The Coping Strategies Index: Field Methods Manual (2nd Edition)

Date of Design: 
2003. 2nd ed. 2008
Designer: 
Feinstein International Center, Tufts University & TANGO
Contact Institution: 
Daniel Maxwell at daniel.maxwell@tufts.edu or Richard Caldwell at Richard@tangointernational.com
Pathway Component: 
Food Access

CONTENT SUMMARY

Brief Description: The Coping Strategies Index (CSI) is a tool that measures what people do when they cannot access enough food. It is a series of questions about how households manage to cope with a shortfall in food for consumption, and results in a simple numeric score. The CSI is based on the many possible answers to a single question: “What do you do when you don’t have adequate food and don’t have the money to buy any?” 

Uses: The CSI measures the frequency and severity of coping behaviors. The CSI is an appropriate tool for emergency situations when other methods are not practical or timely. It can be used for a variety of purposes, including to: 

  • Provide a quick, current status indicator of the extent of food insecurity.
  • Measure or monitor the impact of food assistance programs.
  • Act as an early warning indicator of an impending food crisis.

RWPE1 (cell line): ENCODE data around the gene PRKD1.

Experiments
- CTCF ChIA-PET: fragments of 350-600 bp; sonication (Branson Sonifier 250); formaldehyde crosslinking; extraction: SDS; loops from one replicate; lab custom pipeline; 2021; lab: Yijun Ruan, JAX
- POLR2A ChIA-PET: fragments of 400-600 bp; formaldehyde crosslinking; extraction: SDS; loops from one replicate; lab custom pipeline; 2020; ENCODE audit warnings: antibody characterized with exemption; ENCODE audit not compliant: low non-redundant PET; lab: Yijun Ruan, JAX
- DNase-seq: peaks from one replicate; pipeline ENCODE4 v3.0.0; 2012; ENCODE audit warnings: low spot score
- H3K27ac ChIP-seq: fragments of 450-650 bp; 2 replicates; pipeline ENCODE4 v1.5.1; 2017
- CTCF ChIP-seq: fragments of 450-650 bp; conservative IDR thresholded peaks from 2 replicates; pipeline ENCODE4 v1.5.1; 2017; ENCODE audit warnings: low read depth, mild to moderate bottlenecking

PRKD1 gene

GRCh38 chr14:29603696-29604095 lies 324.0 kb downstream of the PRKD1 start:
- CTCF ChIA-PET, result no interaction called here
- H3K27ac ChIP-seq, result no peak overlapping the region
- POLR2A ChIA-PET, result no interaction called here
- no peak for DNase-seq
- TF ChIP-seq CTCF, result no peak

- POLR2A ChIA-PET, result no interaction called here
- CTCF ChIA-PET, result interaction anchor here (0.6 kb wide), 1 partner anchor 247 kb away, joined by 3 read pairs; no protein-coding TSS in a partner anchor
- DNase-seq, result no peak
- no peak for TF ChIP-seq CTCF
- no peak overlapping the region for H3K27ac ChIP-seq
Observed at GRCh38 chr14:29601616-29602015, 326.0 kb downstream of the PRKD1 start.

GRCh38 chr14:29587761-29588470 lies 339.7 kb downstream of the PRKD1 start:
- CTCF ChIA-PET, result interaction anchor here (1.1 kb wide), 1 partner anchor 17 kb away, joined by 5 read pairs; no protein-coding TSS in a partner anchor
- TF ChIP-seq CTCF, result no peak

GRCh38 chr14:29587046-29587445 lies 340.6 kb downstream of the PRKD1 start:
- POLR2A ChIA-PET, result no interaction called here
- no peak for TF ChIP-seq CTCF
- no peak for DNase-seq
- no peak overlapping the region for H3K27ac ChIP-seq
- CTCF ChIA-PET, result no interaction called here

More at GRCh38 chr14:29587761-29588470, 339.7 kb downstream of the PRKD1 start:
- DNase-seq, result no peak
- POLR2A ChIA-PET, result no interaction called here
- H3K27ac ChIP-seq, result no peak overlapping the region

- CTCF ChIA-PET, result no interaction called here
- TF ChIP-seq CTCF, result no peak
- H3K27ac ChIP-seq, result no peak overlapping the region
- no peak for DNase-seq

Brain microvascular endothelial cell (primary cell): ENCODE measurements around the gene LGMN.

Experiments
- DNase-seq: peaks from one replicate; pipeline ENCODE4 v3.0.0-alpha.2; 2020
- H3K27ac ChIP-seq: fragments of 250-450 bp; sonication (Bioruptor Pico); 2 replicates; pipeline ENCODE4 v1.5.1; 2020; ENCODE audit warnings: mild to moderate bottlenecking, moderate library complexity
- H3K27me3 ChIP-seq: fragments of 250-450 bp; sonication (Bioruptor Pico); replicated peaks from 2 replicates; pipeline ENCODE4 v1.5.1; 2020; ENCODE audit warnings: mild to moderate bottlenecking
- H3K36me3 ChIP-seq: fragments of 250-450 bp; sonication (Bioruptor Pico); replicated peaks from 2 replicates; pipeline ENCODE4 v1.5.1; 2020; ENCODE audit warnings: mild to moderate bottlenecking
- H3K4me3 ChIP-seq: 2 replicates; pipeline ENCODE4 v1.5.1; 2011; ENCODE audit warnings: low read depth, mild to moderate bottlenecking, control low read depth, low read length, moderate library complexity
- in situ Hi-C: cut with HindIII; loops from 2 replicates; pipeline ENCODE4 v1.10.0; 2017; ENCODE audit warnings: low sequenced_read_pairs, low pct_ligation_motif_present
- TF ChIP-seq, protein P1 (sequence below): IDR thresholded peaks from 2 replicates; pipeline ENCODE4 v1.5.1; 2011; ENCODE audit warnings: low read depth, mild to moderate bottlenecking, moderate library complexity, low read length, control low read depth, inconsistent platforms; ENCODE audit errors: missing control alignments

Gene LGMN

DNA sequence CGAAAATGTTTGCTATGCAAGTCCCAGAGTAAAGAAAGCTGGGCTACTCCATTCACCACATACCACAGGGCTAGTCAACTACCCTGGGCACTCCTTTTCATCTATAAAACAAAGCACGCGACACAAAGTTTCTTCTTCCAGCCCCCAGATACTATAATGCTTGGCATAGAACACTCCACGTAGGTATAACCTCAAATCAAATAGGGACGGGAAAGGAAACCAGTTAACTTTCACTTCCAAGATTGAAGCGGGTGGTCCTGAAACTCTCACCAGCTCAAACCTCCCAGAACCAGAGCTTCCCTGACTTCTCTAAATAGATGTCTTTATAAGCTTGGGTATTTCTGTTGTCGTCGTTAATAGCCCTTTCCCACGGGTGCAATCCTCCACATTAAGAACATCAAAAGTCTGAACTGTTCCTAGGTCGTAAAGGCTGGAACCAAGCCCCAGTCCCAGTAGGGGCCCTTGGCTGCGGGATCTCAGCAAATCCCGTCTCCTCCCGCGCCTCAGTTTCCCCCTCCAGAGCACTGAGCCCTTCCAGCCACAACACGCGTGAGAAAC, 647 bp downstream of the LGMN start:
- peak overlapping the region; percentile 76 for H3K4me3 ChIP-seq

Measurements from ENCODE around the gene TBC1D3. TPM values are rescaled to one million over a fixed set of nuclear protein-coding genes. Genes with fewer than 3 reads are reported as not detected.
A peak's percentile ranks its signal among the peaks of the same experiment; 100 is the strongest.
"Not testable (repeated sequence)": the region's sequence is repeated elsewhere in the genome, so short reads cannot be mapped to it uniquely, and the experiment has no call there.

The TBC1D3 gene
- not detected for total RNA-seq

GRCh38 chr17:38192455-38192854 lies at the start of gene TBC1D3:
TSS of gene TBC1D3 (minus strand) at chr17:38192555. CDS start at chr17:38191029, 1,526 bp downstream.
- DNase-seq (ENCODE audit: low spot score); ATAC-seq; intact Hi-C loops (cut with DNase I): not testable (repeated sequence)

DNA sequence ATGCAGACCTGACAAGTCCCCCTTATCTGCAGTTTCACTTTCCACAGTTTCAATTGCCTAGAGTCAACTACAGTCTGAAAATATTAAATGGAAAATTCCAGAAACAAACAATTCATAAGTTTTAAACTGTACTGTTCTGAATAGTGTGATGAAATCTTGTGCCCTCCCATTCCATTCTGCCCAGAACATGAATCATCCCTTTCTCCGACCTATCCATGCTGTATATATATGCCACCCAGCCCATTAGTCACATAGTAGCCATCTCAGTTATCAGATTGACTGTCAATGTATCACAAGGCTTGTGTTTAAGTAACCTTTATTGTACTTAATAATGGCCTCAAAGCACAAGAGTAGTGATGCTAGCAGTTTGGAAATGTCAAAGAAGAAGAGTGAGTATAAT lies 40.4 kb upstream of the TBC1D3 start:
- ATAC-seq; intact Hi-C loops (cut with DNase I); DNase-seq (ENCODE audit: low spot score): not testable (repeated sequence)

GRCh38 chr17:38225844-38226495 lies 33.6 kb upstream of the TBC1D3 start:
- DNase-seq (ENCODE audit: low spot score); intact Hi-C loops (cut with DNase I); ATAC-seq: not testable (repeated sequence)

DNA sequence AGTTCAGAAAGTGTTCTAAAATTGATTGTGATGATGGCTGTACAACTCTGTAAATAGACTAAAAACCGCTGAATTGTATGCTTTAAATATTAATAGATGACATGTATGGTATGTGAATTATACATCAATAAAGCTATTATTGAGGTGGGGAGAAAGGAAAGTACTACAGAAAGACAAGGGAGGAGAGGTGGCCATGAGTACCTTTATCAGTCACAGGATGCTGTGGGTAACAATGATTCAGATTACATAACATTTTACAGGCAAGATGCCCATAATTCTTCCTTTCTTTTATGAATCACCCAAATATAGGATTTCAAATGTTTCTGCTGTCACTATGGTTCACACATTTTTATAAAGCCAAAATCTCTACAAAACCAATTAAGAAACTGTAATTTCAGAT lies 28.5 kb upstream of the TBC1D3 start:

• Identify areas and population groups where needs are greatest.
  • Shed light on the causes of malnutrition 

Tool Components:

  1. Overview of the CSI
  2. Constructing the CSI (requiring context specific-list of coping behaviors and severity weights)
  3. Using the CSI and interpreting the score
  4. The reduced CSI (standard set of five coping behaviors, with universal set of severity weightings)
  5. Applications of CSI: Informing decision nmaking 

OPERATIONS

Number of Staff Required: Not specified (but possible for one staff member to administer the CSI to one household).

Time: The time to administer one household survey is relatively quick, but total time will depend on the number of households included in the sample. Additionally, practitioners must account for the time required to create a context-specific list of coping behaviors and weightings (unless using the reduced CSI). 

Cost of Assessment: Not specified; this will depend on context and sample size. 

Training: Not specified, but the CSI is relatively simple and easy to use. Staff with assessment experience could likely use the CSI after reading the manual. 

Geographic Targeting: The CSI is asked to an individual household so it can target specific communities or populations.

Type of Data Collection: The CSI is a quantitative household survey, but can be adapted as a qualitative tool. 

Degree of Technical Difficulty: The CSI is relatively simple and easy to use and understand. 

Complements other Resources: It is recommended that the CSI be used with other measures of food security (such as dietary diversity or WFP Food Consumption Score) to allow for triangulation. It is a proxy for food security and can be used as a variable in a simple regression analysis of nutritional status to check the extent to which food insecurity is major contributing factor to poor nutritional status.

This summary is part of a larger resource called the Context Assessment Tool Locator.